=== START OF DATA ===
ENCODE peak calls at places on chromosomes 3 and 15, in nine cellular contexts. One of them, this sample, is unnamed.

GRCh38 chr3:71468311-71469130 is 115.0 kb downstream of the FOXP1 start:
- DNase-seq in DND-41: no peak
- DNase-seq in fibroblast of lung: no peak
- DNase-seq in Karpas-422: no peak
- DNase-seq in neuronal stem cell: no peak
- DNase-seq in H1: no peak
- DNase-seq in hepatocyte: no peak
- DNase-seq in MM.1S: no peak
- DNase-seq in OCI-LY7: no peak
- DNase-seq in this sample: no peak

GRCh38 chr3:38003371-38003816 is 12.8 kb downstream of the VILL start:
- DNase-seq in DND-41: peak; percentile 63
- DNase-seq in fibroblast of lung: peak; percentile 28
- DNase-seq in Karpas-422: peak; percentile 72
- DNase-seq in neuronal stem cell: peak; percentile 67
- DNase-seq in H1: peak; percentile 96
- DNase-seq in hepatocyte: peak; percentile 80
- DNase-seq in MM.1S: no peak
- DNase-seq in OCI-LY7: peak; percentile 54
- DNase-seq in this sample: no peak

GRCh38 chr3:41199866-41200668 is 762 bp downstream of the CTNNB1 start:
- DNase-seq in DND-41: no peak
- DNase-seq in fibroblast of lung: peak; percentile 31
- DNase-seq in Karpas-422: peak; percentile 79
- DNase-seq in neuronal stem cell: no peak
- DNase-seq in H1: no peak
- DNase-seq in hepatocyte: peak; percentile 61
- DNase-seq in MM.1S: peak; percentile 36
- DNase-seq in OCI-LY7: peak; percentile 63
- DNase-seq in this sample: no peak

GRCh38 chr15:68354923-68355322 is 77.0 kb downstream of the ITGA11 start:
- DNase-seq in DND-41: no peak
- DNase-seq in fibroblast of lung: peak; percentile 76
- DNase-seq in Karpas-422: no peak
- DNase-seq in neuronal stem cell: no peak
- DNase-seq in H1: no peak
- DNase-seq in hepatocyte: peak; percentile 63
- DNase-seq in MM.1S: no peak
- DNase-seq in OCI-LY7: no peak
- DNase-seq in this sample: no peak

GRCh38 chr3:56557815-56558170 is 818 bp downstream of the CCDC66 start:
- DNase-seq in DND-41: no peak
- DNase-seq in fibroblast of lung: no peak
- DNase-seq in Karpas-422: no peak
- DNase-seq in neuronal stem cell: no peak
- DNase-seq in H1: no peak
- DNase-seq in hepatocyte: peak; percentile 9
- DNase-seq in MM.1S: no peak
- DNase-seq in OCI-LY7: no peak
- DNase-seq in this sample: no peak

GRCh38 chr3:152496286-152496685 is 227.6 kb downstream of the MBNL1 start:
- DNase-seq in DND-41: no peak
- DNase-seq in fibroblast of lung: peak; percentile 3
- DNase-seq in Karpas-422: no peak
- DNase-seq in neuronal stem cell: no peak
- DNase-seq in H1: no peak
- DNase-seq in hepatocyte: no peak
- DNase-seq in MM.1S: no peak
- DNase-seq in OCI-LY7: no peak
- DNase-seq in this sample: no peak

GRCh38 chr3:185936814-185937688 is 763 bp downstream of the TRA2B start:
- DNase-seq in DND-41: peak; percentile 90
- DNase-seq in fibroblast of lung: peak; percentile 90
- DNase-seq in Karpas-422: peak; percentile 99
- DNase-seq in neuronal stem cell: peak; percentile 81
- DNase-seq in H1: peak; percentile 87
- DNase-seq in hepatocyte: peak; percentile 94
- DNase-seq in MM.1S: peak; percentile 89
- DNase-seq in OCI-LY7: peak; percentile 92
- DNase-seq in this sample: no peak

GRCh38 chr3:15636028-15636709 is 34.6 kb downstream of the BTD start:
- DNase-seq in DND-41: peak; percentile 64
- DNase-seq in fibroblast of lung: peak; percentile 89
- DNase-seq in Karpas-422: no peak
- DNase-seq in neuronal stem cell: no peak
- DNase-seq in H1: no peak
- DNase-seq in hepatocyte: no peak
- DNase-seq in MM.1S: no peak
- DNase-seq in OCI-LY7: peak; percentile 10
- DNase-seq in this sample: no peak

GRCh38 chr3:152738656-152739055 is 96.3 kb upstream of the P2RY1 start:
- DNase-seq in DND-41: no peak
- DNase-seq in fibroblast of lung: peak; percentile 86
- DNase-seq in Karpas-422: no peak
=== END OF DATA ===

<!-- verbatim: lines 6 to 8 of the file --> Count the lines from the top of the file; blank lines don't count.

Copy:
- DNase-seq in neuronal stem cell: no peak
- DNase-seq in H1: no peak
- DNase-seq in hepatocyte: no peak